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The Miracle of Hannah: “there was less than 1% chance of success”

miracle ivf babyThe story of Hannah starts in October 2004, when my husband and I decided that after three years of marriage and nine years together we should turn our couple into three.

After a year of trying we realised that perhaps all was not right and made an appointment to see our GP. With a history of terrible acne and painful periods I fully expected that I was the cause of our infertility. Our GP ordered blood tests for both of us and a semen analysis for my husband.

I will never forget receiving the call, at work, from the GP to tell me that they had been unable to find any sperm in the sample provided. I was devastated and remember sitting in the carpark at work crying.

We were referred to a local fertility clinic and there started our merry-go-round of testing, procedures and needles. My husband underwent a TESA (poking around in your bits with a big needle) followed by a course of fertility drugs. We successfully found seven (yes, that’s not a typo) sperm and used them unsuccessfully in a round of IVF. More drugs and another TESA and it was confirmed that there was little point pursuing this option.

After much soul searching we decided that we would use donor sperm. However this was not as easy as we thought and after eight unsuccessful rounds of IVF we had all but given up. By November 2012 we were at the end of the road. Over eight years of trying, heartbreak after heartbreak, we were starting to contemplate life without children.

We decided that we would have one more go and then reassess our future.

It was decided that this cycle would include genetic testing, however this couldn’t be done at our regional clinic. At day 2 of growth the embryos were flown to Brisbane for testing. We were called on day 3 to say that the embryos had not progressed and we should probably cancel the cycle. As our flights were already booked we said we would still travel and go ahead with a day 5 transfer.

On the afternoon of day 4 the clinic called and said the embryos were slowly progressing but it wasn’t worth undertaking a transfer. I insisted that we would transfer anyway. I cried all through the transfer as the doctor told us that there was less than 1 per cent chance of the cycle being successful. He also suggested I go and have a drink or two that night as there was no literally no chance of success.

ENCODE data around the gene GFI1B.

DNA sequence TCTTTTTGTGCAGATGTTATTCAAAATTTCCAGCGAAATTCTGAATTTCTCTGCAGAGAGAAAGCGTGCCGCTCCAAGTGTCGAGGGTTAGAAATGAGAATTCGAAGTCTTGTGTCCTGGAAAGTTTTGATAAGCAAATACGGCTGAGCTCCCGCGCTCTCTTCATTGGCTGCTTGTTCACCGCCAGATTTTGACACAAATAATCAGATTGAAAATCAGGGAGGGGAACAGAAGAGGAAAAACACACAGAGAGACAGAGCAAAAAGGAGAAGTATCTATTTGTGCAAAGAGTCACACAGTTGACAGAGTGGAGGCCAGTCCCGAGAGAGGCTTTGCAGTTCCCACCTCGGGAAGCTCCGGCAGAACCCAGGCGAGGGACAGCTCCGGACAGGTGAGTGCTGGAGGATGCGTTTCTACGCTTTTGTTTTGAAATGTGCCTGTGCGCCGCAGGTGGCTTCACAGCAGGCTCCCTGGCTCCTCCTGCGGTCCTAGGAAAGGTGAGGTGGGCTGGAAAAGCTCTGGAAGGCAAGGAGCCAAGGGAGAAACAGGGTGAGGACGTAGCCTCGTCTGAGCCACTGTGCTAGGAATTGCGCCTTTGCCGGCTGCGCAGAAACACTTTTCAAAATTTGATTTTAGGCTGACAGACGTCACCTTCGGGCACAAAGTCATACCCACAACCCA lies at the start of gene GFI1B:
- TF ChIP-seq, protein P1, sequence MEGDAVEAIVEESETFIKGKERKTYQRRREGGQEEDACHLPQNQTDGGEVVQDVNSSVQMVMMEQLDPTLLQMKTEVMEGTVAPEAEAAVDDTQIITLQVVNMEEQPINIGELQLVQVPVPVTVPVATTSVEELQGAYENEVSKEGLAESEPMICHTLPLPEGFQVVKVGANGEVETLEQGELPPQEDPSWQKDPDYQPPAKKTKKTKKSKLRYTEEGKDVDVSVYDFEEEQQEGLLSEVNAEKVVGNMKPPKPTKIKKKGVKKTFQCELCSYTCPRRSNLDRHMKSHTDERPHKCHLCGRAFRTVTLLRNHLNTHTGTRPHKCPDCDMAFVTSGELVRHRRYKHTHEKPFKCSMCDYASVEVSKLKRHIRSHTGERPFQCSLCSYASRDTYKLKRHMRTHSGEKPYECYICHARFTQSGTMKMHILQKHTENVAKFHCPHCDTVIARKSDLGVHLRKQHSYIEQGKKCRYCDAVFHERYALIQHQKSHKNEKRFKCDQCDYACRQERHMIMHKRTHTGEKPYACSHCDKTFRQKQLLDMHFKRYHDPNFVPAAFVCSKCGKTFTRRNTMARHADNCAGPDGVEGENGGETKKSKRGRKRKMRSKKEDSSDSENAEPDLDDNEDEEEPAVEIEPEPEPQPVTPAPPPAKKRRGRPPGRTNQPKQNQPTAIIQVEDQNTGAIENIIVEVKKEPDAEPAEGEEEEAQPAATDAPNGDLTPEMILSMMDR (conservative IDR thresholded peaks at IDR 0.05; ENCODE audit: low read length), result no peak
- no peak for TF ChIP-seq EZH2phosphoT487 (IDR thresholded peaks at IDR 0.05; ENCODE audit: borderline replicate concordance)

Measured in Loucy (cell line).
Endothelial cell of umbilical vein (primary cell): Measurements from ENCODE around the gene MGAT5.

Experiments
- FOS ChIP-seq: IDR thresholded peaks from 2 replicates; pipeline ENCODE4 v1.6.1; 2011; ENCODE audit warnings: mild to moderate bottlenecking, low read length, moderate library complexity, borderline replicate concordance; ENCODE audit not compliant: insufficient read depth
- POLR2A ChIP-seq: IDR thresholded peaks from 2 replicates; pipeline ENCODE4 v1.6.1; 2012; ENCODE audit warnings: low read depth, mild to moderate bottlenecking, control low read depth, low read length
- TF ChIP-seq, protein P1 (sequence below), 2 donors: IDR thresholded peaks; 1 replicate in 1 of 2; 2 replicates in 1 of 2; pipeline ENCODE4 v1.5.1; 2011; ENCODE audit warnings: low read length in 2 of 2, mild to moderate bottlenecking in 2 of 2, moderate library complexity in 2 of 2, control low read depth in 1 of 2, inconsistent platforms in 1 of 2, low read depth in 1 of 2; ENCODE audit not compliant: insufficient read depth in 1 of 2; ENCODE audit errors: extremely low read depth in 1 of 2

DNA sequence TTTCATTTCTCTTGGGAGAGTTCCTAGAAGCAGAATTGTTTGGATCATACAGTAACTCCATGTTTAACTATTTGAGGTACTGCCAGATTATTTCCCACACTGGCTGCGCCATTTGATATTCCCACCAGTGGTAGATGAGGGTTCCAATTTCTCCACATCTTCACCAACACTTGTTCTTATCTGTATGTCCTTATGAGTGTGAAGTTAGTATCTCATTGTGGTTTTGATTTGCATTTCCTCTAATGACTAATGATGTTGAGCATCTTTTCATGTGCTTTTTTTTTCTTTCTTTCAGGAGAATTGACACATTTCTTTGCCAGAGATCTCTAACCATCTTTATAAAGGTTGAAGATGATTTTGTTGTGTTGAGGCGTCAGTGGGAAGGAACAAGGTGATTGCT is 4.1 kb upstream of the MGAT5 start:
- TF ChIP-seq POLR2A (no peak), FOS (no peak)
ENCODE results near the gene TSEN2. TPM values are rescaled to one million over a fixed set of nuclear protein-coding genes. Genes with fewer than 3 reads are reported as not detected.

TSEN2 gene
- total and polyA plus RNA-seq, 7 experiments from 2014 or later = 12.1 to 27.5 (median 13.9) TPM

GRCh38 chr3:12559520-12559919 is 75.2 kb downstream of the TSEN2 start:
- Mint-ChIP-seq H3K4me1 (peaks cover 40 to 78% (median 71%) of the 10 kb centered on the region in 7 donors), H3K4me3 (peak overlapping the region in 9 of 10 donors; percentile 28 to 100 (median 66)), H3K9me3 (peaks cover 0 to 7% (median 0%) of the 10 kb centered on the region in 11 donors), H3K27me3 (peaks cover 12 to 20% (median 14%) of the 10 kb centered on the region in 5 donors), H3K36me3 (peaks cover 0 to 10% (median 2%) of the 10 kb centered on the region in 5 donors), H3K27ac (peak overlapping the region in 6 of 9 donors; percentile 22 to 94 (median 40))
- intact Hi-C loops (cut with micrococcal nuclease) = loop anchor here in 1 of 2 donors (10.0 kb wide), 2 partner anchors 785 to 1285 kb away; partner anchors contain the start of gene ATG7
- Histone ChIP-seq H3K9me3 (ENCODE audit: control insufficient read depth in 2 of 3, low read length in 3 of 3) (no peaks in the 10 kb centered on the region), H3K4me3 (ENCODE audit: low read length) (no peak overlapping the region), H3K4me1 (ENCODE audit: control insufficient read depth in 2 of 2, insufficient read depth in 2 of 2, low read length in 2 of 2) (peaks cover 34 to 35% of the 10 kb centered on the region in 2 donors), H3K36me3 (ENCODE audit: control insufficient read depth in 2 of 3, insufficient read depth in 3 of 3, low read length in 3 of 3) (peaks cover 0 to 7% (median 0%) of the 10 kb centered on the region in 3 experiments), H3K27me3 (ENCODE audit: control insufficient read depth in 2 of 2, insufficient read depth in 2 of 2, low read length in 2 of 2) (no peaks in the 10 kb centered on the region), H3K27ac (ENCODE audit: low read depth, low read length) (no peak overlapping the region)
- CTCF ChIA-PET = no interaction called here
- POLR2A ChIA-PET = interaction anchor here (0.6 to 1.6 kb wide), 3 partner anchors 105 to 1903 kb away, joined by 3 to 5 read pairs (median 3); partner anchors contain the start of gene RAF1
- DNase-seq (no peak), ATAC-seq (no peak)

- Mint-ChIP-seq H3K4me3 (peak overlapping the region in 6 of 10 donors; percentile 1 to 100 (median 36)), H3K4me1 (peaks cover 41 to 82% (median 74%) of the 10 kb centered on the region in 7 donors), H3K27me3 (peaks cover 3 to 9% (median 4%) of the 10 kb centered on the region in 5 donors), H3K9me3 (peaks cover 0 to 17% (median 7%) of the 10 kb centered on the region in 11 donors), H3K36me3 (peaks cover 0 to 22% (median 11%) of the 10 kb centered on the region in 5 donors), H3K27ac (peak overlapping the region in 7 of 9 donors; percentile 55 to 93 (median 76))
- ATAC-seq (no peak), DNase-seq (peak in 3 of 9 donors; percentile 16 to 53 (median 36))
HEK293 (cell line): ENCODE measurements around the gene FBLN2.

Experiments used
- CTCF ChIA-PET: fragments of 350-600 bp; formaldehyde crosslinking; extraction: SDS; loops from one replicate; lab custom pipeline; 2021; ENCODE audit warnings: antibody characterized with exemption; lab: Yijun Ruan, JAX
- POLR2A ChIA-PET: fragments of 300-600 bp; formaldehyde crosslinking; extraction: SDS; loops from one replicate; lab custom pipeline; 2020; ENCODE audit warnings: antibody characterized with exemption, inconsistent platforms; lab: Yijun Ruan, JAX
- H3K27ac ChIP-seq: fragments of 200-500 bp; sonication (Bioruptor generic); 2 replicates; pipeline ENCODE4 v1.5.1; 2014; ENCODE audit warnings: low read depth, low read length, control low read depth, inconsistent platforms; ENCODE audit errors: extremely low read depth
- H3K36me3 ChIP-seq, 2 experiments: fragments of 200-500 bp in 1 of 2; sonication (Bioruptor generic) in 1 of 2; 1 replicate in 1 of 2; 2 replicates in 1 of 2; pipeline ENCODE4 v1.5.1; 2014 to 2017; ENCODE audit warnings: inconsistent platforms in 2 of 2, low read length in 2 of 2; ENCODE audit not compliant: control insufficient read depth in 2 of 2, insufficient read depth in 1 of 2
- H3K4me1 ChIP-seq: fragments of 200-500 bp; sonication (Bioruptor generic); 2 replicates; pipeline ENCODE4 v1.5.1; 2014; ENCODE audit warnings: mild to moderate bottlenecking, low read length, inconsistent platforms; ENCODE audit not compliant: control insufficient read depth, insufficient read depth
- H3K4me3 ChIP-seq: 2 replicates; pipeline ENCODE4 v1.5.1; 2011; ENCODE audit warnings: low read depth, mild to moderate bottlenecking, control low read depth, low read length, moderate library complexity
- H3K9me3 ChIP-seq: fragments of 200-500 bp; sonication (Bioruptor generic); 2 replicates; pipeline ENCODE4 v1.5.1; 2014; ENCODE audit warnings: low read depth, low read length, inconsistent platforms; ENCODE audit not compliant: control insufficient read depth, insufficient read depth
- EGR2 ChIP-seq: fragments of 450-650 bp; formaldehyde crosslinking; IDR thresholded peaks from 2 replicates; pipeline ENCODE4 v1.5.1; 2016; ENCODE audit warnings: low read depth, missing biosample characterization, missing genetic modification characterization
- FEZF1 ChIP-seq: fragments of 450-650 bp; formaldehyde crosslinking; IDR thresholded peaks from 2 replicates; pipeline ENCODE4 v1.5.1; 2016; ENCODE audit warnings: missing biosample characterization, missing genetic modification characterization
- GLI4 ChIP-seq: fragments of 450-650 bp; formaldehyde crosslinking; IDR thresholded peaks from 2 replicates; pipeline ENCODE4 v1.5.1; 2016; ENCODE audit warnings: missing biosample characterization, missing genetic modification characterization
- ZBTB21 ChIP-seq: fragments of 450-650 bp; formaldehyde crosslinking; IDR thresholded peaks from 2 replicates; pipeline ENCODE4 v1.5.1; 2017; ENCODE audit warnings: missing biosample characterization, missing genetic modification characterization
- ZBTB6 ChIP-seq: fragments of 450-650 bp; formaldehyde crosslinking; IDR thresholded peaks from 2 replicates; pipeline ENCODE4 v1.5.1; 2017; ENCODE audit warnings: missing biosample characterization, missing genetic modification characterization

After a cider or two that night we discussed possible overseas holiday destinations.

The two-week wait felt like all the others, so I knew it hadn’t worked.

There are no words to describe how I felt when I saw two lines on the pregnancy test. My husband was at work when I called, he thought I had been in a car accident I was so hysterical. The blood test confirmed the positive and we were finally on our way.

We scarcely dared to believe during the first 12 weeks. The 12-week scan confirmed all was on track and we breathed a great sigh of relief. To finally announce our pregnancy was amazing.

Our joy was short lived.

At 13 weeks I started bleeding. Over the next 10 weeks I went to hospital eight times and was admitted four times. One trip was in an ambulance after collapsing at home following an estimated blood loss of 2.5 litres.

During one admission a midwife sat me down and explained that no baby could survive the blood loss I was experiencing and to prepare for the inevitable miscarriage. However scan after scan showed a healthy heartbeat and growing baby. I had three blood transfusions (six units in total) and an iron infusion and prepared for the worst. We didn’t buy any baby things and work on the nursery stopped.

By 24 weeks the bleeding stopped. I remained on light duties and as much bed rest as possible. Somehow by 34 weeks our baby was still there, still growing and very healthy. She was however in the breech position.

Due to being breech and the high risk of bleeding during labour it was decided that a caesarean delivery would be safest way for our miracle to enter the world.

The night before the caesarean my husband and I went out to dinner. I spent most of the night in tears, overwhelmed by the knowledge that tomorrow I would finally meet my little girl.

Now, ever since baby Hannah entered the world, I have to keep pinching myself to realise that it isn’t a dream, she is really here. I find myself just staring at her, wondering how she even made it.

Perhaps miracles really do happen.


Thanks to Bub Hub member DJ Nette for sharing her incredible story with us.
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